Study of aluminium alloys addressing aspects of manufacturing, oxide formation, and recycling

Lead Research Organisation: University of Oxford
Department Name: Materials

Abstract

Aluminium (Al) and its alloys have been applied in various industry sectors, such as construction, energy, packaging, marine, aerospace and automotive. Al has a unique combination of attractive properties: (i) Al is lightweight with a specific density of 2.70 gcm-3, about a third that of steel (7.83 gcm-3), and the continuous demand for lower energy consumption has made it an ideal candidate to substitute for heavier alloys in components (ii) can be cast and machined; (iii) the strength of Al can be adapted to different applications by modifying the composition and hence the microstructure of its alloys. Some novel Al alloys and Al matrix composites have recently been receiving considerable attention due to their potential ability to cope with extreme conditions, such as elevated temperatures and high pressures. This can be achieved by alloying additions, tailoring the alloy compositions for desired precipitates and adding suitable reinforcements. The ultimate aim of the project is to bond together these very specialist, high strength, lightweight nano-quasicrystalline aluminium alloys which have very good high temperature strength, with a more conventional aluminium alloy. This is to enable the use of minimum quantities of the very expensive nano-quasicrystalline alloy, by placing this alloy only in the locations in a component which require these properties. An example would be the top surface of a piston for an automotive engine. In order to do this we need an improved understanding of the thermodynamics and kinetics of the oxidation of aluminium alloys as a function of composition and processing.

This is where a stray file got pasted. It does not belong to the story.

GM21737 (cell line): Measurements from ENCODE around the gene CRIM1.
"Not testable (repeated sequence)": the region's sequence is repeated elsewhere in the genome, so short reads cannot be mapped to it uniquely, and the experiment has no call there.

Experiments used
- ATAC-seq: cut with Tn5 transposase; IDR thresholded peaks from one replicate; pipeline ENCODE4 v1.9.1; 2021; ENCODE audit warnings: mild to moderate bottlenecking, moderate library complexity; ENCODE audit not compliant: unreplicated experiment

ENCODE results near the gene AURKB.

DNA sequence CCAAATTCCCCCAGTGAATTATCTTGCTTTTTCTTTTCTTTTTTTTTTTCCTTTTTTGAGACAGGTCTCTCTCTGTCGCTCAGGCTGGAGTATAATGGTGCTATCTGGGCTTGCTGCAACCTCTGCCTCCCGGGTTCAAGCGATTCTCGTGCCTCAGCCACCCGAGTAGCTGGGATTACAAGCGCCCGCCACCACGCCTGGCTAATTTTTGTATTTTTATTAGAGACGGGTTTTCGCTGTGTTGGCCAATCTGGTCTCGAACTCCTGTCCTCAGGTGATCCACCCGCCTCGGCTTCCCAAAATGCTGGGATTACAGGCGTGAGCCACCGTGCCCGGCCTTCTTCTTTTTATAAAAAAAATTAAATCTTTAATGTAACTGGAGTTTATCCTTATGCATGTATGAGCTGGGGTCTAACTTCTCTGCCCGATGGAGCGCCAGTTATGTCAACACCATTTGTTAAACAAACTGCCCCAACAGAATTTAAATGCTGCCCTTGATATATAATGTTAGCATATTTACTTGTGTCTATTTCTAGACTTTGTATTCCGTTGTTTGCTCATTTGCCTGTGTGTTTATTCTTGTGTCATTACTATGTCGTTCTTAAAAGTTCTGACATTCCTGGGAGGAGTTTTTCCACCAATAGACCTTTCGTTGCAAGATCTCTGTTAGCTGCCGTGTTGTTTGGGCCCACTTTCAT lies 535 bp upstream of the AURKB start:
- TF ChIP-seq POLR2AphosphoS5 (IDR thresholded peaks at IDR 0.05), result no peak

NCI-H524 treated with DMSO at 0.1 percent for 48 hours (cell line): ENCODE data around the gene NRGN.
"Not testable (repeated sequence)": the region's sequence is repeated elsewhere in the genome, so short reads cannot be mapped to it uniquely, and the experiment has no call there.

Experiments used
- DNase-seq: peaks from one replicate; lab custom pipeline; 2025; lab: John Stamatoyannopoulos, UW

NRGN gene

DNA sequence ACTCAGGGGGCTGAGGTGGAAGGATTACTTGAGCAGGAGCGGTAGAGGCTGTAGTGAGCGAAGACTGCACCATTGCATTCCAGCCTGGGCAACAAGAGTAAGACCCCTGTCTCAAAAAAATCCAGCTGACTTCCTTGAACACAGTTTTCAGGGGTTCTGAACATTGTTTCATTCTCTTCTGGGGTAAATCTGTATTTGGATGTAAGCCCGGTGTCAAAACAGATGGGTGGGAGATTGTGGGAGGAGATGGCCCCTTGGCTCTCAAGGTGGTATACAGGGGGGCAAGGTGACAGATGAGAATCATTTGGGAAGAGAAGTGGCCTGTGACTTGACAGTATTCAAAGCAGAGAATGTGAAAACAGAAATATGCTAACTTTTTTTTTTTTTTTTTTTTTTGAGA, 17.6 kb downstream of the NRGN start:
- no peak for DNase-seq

Aluminium oxidises very readily and can take the form of a number of different oxides, amorphous and crystalline, in particle or film morphologies or in combinations. The presence of an oxide inhibits bonding but manipulation of the nature of the oxide can improve the bonding. The Department of Materials here at the University of Oxford has access to a number of sophisticated analysis techniques which can be used to investigate the rate of oxidation, the thickness of the oxides formed and the crystalline-types, compositions and morphologies of the oxides formed. We are perhaps the first laboratory in the world to have successfully dissolved away the aluminium from the oxide, so allowing detailed observation of the three-dimensional morphology of both sides of the oxide layer using electron microscopy techniques.

The overall aim of the work is to provide a comprehensive understanding of the role of oxidation on the bonding of different Al alloys through advanced characterization techniques and simulating the results from thermodynamic and kinetic points of reference. This will lead to the prediction of stable oxides and the nature and integrity of the interfacial bond, i.e., oxide bilayer, which will facilitate the tailoring of oxides and the interfacial oxide bilayers in order to achieve the desired bond.

This project falls within the EPSRC Manufacturing the future research area.

Publications

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Studentship Projects

Project Reference Relationship Related To Start End Student Name
EP/R513295/1 01/10/2018 30/09/2023
2282986 Studentship EP/R513295/1 01/10/2019 30/09/2023 Sean Telford